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Dublin: 10 °C Tuesday 22 October, 2019
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Jamie Heaslip: Ireland don't just switch discipline on and off come game day

Ireland conceded a miserly total of eight penalties over two tough Tests against the world champions.

Image: Dan Sheridan/INPHO

IN THE END, there is only one score that matters, of course.

But at the end of Ireland’s 21 – 9 defeat at home to New Zealand on Saturday night there was still a number to take pride in and as it gave a reminder that Joe Schmidt’s side are doing an awful lot of things right.

The penalty count.

Under Schmidt, Ireland have made a habit of keeping the number of penalties conceded in single digits. The two clashes with New Zealand this month have been particularly impressive as the world’s number one side have managed to force just four penalties from Ireland during each Test.

“We’ve had eight penalties in total against New Zealand. That is an unbelievable stat to have,” says Jamie Heaslip, who has struck a particularly rich vein of form opposite the All Black back row.

The penalty counts of  12 – 4 and 14 – 4 in the two clashes could not stop the world champions from scoring tries, but it certainly stopped them from building a cushion with kickable penalties.

As Heaslip points out, discipline is not something that is simply switched on and off come game day.

“It means you don’t give easy access points or easy points. That’s why we put such an emphasis on it. It’s about detail and it could be as simple as not being late for a meeting. It could be the discipline to do that. Those small things have a knock-on effect that you see in a game.”

With wholesale changes to the line-up against Canada, the number swelled to nine. More than twice the offences spotted against the All Blacks on either side of the Atlantic, but still an impressive single figure in an open, fractured contest.

Jaco Peyper awards Ireland a penalty Source: James Crombie/INPHO

“It’s pretty simple. You don’t give penalties away. They are easy three points or it releases pressure on the opposition by giving penalties away. That’s the whole goal, to keep it down.”

The flip-side to all this level-headedness is the argument that perhaps Ireland’s chances on Saturday would have been better served if they still had a bit of divil about them, someone to bite back and push the boundaries of physicality. A reminder delivered to the All Blacks that they were not the dominant physical force on the field.

That’s an intangible though, and an argument that’s difficult to resolve without replaying the fixture. Lower discipline, higher physicality and higher sanctions would almost certainly have led to Ireland having fewer players on the field at some point.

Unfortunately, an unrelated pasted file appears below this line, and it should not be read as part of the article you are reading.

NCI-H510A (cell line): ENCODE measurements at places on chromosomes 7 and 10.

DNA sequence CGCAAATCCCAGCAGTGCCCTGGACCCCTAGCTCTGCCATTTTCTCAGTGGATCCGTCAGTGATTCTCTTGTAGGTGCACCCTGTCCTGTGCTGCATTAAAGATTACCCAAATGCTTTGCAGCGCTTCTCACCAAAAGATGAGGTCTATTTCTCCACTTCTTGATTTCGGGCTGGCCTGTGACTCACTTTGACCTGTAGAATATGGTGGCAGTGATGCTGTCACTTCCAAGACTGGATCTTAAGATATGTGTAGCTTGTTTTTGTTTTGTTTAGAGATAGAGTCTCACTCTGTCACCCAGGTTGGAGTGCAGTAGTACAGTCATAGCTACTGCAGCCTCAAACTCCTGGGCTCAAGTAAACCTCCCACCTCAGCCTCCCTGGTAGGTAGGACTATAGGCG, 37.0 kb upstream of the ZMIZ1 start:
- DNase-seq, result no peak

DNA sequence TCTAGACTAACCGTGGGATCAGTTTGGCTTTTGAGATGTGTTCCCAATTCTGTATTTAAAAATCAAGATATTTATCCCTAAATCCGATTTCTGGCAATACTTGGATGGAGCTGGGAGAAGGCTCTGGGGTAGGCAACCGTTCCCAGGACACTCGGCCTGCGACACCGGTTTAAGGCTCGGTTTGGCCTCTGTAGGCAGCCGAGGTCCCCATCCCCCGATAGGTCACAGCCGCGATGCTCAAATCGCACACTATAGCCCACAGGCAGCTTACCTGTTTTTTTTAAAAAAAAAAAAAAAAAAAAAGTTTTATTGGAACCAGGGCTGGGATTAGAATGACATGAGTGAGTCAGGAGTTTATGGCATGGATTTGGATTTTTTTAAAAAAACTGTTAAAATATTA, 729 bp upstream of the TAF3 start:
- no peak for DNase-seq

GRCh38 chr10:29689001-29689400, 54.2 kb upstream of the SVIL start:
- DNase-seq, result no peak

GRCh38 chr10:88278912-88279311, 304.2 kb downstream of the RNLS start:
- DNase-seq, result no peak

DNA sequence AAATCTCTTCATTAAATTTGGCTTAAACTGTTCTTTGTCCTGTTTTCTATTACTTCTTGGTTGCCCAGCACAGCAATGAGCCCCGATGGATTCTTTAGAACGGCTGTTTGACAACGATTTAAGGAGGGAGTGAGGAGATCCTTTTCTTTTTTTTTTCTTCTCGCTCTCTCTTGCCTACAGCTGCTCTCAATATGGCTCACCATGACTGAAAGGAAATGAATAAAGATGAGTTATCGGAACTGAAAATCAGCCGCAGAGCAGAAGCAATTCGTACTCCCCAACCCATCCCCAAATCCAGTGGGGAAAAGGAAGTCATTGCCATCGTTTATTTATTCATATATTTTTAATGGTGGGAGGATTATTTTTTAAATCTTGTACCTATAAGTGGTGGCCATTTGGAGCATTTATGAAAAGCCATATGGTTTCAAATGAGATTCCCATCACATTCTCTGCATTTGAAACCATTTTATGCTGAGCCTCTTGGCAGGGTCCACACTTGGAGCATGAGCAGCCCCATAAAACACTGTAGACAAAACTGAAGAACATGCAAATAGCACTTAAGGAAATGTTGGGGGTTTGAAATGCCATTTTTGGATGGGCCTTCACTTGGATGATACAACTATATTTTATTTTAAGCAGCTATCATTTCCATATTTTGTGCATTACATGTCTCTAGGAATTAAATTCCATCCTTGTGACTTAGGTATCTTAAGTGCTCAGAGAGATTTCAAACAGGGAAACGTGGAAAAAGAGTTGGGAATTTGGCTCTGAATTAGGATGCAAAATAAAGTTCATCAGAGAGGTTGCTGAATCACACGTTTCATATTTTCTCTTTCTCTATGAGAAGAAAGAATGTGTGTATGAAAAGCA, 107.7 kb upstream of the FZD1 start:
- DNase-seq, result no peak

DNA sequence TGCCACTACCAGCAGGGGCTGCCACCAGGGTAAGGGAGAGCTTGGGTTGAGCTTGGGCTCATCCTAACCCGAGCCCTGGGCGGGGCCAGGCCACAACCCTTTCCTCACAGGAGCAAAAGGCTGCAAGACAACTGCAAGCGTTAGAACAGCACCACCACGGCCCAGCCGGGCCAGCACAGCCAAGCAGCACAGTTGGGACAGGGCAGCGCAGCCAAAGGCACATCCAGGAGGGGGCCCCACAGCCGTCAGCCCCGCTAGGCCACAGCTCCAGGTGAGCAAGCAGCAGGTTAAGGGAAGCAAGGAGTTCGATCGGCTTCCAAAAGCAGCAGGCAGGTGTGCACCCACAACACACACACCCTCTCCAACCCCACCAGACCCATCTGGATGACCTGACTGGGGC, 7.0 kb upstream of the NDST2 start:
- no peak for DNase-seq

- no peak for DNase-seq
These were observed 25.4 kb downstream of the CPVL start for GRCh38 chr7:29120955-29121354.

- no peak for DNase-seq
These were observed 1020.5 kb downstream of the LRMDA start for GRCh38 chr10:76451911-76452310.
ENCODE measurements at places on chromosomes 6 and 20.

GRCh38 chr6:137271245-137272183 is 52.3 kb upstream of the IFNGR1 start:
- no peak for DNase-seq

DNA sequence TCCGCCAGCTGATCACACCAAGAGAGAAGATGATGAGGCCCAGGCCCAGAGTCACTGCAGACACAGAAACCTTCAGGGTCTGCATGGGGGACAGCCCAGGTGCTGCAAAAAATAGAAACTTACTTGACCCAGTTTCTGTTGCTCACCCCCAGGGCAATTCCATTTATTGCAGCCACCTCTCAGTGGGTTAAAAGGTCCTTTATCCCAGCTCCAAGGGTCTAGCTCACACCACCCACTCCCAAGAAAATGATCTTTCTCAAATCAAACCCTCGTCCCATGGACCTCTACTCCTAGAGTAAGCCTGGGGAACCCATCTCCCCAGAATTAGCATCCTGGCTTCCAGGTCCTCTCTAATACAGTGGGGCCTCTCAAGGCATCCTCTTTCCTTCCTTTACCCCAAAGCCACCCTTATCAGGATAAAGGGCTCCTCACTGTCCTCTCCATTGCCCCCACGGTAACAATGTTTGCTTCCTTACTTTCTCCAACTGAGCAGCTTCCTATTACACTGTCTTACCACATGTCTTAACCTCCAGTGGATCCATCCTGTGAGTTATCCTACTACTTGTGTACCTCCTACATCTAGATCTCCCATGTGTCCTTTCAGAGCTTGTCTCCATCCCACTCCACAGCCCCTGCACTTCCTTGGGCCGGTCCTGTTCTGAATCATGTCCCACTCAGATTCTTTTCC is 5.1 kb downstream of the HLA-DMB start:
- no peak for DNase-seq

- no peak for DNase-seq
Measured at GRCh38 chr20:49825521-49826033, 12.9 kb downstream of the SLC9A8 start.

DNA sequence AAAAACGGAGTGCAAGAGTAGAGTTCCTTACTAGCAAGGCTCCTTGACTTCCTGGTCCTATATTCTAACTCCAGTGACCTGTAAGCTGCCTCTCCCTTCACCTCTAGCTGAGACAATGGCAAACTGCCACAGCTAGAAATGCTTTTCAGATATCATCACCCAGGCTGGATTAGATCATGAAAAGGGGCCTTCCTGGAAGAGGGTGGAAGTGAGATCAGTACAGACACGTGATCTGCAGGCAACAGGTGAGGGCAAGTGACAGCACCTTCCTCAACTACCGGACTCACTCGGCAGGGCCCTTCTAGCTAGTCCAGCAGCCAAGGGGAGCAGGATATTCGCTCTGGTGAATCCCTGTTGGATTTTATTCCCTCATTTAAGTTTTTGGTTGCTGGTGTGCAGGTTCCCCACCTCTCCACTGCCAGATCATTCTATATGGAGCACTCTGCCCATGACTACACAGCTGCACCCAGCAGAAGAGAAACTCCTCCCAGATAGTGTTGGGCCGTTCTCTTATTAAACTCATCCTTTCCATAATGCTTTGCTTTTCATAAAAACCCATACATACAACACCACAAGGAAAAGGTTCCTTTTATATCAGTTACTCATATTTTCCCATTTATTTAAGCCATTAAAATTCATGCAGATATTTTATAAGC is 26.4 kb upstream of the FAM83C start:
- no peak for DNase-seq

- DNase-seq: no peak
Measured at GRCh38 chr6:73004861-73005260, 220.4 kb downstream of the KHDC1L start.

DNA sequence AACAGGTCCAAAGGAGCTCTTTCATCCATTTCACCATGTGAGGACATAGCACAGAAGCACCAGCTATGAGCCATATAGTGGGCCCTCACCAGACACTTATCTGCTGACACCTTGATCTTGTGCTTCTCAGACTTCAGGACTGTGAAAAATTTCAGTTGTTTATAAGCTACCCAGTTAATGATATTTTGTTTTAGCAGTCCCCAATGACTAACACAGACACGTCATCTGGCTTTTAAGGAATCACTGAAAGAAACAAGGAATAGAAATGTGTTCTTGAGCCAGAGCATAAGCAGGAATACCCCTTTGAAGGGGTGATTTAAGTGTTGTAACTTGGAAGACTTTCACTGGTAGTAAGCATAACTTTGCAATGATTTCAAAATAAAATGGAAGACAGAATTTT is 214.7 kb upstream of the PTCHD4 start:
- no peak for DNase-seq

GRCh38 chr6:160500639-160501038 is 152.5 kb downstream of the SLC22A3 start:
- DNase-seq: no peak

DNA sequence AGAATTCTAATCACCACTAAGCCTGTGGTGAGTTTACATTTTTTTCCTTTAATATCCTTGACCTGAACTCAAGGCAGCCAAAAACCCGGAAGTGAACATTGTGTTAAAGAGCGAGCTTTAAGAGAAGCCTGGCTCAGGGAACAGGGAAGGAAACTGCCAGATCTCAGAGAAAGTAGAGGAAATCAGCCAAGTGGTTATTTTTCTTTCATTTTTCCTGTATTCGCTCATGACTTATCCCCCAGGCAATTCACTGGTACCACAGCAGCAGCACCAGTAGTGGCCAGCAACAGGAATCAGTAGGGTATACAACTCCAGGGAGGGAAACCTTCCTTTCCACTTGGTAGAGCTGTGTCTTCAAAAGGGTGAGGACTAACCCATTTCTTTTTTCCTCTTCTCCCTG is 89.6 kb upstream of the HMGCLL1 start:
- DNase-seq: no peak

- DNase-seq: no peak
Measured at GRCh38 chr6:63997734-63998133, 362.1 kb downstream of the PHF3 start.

“I think we were bloody physical ourselves to be quite honest with you,” says team manager Mick Kearney, happy that a balance has been found.

“I certainly wouldn’t let a couple of incidents spoil that for us. I thought we were really competitive throughout.

“So learning from New Zealand on how they approach the game? No, absolutely not. We have always tried to play the game from within the Laws, if you notice over the last few years and in particular since Joe took over, we have been very disciplined and it is one thing he drives home to the squad on a very regular basis.”

Stringent discipline can’t stop players getting injured, unfortunately. Ireland have been left hoping that Simon Zebo can shake off cramp and train fully before Thursday to ease the transition to the month’s final Test against Australia. Jonathan Sexton and Robbie Henshaw have been ruled out of the Wallabies clash, while CJ Stander and Rob Kearney are following concussion return to play protocols.

Ireland’s Jonathan Sexton Source: Billy Stickland/INPHO

Head injuries and concussion in a prime time match such as Saturday’s inevitably lead to concerns of the game’s safety. Indeed, Rory Best was among the first to express a worry ‘as a father’ after seeing Henshaw depart the field on a stretcher. However, his vice captain has no concern about the safety of the game he plays and conveyed his confidence that World Rugby and their referees will protect the disciplined from the ill disciplined on the field.

“You enter the game knowing there is a risk. It’s a physical game, you know,” says Heaslip with a familiar shrug.

“You hope everyone who’s involved in the game are putting things in place to make sure they’re looking after you.”

“We’re given the guidance from our coaches who get it from World Rugby or the referees. We play to the best of our ability within those rules.

It’s a physical game, a dynamic game. It’s ever-moving, ever-evolving. People make mistakes. Sometimes someone gets a shot in the head. A lad falls on you, you get a knee in the head. All sorts of things can happen, you know what I mean?

“You just hope that you have the medical team around you to look after you.

“I’ve been playing professional rugby now for 11 years and the approach to injury and whatever it is with the body, has drastically changed in that time and has gotten drastically better year on year.

“As a player that’s what you hope for. As a player you enter the game knowing there is a bit of risk to it. If it was easy everyone would be playing it but it’s not. It’s a tough bloody game.”

All the more reason to be impressed by Ireland’s ability to reach such high and sustained levels of intensity within a given referee’s view of legality.

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Sean Farrell

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